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I am a newbie runner, 50 year old female, who started running about 6 months ago. I have completed the C25K and ran the Las Vegas Rock and Roll Half Marathon in December 2010. I'm still running about 3 days/week, but my speed is still very slow ~ about the same as when I started....how do I build speed? I listen to different podcasts/music programs, and feel like I'm keeping up with the music, but I'm still at the 14 - 15 min/mile mark...and I'd like to comfortably run 4 miles in less than an hour. Does anyone have any tips? Thanks for your help!
Congrats on keeping up with your training, and for completing the Half-marathon in Vegas! The Rock n Roll events are so much fun, and are a good way to check out other races :-) I've done several of their events including those in San Diego & Denver.
If you are looking to increase your speed, there are several workouts you can do such as stairs, running hills, tempo runs, and fartlek. I used all of the methods, and I do alot of tempo runs and fartlek training. Also, I will incorporate some hills into my runs here and there, depending on where I'm at, but keep it for the end of my run, so I can walk home if I'm too tired afterwards. Also, if you are looking for some ways to weave it into your everyday life, always look for stairs to take. Never take the elevator, if possible. I know it sounds cliche, but, every little bit helps.
Good Luck & Happy Running!
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I would try to incorporate sprint intervals into your training. Start by doing them 1 day every other week until your body gets used to the extra abuse and then eventually move to once a week. I have some sprint intervals posted on my website here http://www.eliterunnersworld.com/node/14 that may be a big help for you! Congrats on your success and keep up the great work!
Visit my website http://www.eliterunnersworld.com for the latest in gear, workouts, and injury advice all for free!
Denise, have you tried adding accelerations to any of your runs? After warming up and running for a mile or there abouts, on a flat stretch of road, speed up your pace a bit for a hundred yards or so. Slow back down to regular pace and repeat again after you have gotten your heart rate back down. You can play around with these and it will help your speed and endurance. These are not sprints, just speeding up your pace for a short interval.Good luck.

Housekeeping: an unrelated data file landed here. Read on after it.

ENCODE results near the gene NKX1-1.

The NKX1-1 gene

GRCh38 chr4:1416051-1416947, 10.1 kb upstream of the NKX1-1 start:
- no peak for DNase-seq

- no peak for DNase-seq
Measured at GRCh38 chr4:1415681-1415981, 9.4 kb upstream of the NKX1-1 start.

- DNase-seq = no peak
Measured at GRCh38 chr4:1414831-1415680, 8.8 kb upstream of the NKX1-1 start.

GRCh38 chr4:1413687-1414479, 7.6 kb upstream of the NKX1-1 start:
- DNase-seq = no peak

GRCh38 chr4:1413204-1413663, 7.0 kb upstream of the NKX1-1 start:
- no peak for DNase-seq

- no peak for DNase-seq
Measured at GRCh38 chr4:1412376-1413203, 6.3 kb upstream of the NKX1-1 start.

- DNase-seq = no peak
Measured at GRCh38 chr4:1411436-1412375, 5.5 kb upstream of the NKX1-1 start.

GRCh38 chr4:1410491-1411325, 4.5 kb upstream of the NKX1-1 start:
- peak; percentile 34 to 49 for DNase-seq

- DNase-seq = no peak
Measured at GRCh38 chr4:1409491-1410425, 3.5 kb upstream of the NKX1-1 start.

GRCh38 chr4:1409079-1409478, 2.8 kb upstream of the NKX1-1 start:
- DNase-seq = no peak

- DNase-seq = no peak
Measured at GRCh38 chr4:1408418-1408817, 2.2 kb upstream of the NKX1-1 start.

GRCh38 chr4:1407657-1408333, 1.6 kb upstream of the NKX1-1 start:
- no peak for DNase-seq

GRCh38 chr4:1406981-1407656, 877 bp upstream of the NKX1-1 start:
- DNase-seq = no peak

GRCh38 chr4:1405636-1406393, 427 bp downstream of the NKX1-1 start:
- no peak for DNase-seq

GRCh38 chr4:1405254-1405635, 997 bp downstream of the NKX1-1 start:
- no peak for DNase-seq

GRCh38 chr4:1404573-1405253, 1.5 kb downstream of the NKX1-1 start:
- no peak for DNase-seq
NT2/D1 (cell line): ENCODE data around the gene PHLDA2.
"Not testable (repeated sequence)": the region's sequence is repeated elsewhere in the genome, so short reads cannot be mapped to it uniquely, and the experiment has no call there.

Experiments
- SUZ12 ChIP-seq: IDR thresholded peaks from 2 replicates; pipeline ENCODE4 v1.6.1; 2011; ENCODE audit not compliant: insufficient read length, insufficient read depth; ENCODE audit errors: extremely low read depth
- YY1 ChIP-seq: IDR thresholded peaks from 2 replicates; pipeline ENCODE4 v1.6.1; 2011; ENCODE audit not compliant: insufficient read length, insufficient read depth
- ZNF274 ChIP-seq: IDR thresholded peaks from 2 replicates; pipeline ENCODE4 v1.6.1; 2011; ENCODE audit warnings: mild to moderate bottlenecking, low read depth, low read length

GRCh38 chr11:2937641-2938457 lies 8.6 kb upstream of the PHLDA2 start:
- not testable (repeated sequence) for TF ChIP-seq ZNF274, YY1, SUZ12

Marie from Tennessee
Training for Disney 2013 Goofy Challenge.....Yes, I'm certifiably CRAZY!
61 year olds must be out of their minds to run a half marathon followed by a full the next day!
Disney Half Marathon 1/7/2012 2:37:59
Bear Hunt 5K 9/24/11 28:28 pb
Trojan Trek Trail 5K 8/6/11 31:45
Expo 10K 5/28/11 1:01:28,
Expo 10K 5/26/12 1:05:39
Eastman 10K 9/8/2012 1:01:11 pb
"Let us run with perseverance the race marked out for us." Hebrews 12:1
PaintingLady you made a nice description of a Tempo Run, I love those. They do help with speed as well as all the other speed training mentioned.
Denise, I haven't been running for very long, but one thing I have learned by watching elite runner run is their efficiency and technique and have read everything about speed training throughout the year I've been running. These factors are:
For example: Body weight. I weigh 190 lbs, and I'm shooting for a 7min/mile average for my second 1/2 Marathon my first 1/2 Marathon was around 8min/mile average. To increase my endurance, I rotate between Tempo Runs and 400 meter sprints. On Wednesday evenings just go to your local high school track and begin with a 100 meter run at your 5k race pace. Walk or slowly run for 200 meters, then run 100 meters at your 5k race pace. Repeat this until you can do 8 x 100's at your 5k race pace.
For me I have worked up to doing 12 x 400's at a 5K pace. I rotate between tempo runs and 400's every other Wednesday.
NOTE: Remember to stretch and warm up by running slowly before speed training to avoid injury. And listen to your body. Go into this speed training slowly or you'll get injured.
Form is how you run, your stride/gait so to speak. If you watch any elite runner run, you'll see they are very efficient in their stride/gait. They are also really thin and lean, thus the Body weight factor. Work on your form from arm movement to foot placement and everything in between. When you're at the track, look at the fast runners, see how they move and copy that to improve your form.
Strength is key. Core training (yes a hard stomach will make you faster) Calfs, Quads and Hamstrings strength training will also improve your ability to "kick" though your runs.
Remember we're human all have different levels of ability and willingness, but you can always improve with what you have.